Tuesday, November 30, 2010

Four Minutes For Freedom

"All that is necessary for evil to triumph is for good men to do nothing."
attributed to Edmund Burke

Americans have been asked to do a lot to secure the blessings of liberty over the years.  I hope that you'll do two more things to that end.  They won't involve suffering through a long winter at Valley Forge or getting tear gassed and billy clubbed at Selma.  They'll only take a few minutes each and you can do them right over the computer before you now.  Let me explain why they're important.

In the previous post I chronicled a few personal horror stories of the Transportation Security Administration's (TSA) new enhanced security measures.  These involve expensive new "body scanners" that basically conduct a virtual stripsearch of air travellers and transmit the image to a TSA officer for viewing.  The naked image of the citizen can also be stored and transferred elsewhere.  Other technologies, that are equally effective yet raise fewer privacy concerns, already exist and are operation in European airports.  The only alternative the TSA offers for its body scanners is an even more intrusive full-body pat-down.

These searches are clearly in violation of the Fourth Amendment rights of U.S. citizens.  The Fourth Amendment says, "The right of the people to be secure in their persons, houses, papers, and effects, against unreasonable searches and seizures, shall not be violated, and no Warrants shall issue, but upon probable cause, supported by Oath or affirmation, and particularly describing the place to be searched, and the persons or things to be seized." [Emphasis added.]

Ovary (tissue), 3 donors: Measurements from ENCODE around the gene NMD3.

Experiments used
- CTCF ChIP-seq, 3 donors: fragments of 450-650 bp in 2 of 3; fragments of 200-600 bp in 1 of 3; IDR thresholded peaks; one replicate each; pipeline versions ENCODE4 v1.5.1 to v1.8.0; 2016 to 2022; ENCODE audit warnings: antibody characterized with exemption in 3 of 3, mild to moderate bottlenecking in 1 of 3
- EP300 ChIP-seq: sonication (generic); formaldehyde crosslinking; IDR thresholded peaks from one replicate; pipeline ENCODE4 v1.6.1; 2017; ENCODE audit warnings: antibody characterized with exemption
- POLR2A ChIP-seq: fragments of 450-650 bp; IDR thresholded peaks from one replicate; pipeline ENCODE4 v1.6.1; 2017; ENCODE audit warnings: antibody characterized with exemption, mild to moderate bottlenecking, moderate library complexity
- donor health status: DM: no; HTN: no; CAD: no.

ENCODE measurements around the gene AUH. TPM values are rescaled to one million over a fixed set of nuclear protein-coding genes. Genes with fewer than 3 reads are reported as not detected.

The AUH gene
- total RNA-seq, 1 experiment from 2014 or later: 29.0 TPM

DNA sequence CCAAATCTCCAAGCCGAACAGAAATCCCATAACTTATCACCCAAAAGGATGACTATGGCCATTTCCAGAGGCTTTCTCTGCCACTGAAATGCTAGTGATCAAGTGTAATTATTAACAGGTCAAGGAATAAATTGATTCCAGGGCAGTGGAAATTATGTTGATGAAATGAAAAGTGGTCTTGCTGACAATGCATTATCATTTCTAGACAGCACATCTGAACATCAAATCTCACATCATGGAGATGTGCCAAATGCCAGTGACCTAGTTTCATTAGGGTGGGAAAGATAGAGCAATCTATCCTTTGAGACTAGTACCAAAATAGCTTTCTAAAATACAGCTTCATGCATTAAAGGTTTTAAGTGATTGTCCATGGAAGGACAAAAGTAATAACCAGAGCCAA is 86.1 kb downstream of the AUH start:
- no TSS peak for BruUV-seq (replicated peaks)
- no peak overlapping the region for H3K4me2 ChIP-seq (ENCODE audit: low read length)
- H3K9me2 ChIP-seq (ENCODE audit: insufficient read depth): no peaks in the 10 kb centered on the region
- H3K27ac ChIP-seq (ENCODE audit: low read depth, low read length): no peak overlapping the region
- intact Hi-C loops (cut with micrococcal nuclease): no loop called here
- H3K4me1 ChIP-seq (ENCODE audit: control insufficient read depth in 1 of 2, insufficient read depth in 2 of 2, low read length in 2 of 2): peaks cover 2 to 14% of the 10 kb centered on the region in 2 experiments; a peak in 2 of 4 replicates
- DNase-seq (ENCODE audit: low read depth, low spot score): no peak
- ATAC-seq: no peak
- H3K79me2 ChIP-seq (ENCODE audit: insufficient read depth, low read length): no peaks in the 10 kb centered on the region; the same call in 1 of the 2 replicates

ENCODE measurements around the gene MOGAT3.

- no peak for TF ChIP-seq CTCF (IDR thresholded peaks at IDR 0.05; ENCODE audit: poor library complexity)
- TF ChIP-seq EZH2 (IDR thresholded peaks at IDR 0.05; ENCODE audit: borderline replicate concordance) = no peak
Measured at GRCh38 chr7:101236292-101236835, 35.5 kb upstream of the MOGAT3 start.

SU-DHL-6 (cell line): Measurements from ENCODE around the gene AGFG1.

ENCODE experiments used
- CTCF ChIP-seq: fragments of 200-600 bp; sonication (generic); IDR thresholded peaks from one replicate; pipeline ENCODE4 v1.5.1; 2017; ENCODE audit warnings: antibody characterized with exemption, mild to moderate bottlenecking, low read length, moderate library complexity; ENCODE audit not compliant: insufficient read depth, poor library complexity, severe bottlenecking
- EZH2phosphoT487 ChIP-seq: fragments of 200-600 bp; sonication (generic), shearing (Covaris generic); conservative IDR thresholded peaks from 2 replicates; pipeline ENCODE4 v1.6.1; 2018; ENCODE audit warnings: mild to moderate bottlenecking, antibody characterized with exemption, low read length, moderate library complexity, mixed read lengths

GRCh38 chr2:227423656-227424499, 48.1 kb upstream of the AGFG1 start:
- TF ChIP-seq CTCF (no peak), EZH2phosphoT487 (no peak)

While the Supreme Court has not ruled on airport screening technology yet, lower courts have.  According to George Washington University law professor Jeffrey Rosen in a recent Washington Post article:
[T]he U.S. Court of Appeals for the 9th Circuit ruled in 2007, that "a particular airport security screening search is constitutionally reasonable provided that it 'is no more extensive nor intensive than necessary, in the light of current technology, to detect the presence of weapons or explosives.' "
In a 2006 opinion for the U.S. Court of Appeals for the 3rd Circuit, then-Judge Samuel Alito stressed that screening procedures must be both "minimally intrusive" and "effective" - in other words, they must be "well-tailored to protect personal privacy," and they must deliver on their promise of discovering serious threats. Alito upheld the practices at an airport checkpoint where passengers were first screened with walk-through magnetometers and then, if they set off an alarm, with hand-held wands. He wrote that airport searches are reasonable if they escalate "in invasiveness only after a lower level of screening disclose[s] a reason to conduct a more probing search."
As currently used in U.S. airports, the new full-body scanners fail all of Alito's tests.
Most Americans don't need these highfaluting legal opinions to tell us what our gut is already telling us, namely that there is something wrong with all this.  We know that the new TSA procedures look, sound, feel and stink like a police state.  So, what can we do about it?  I suggest two things for starters.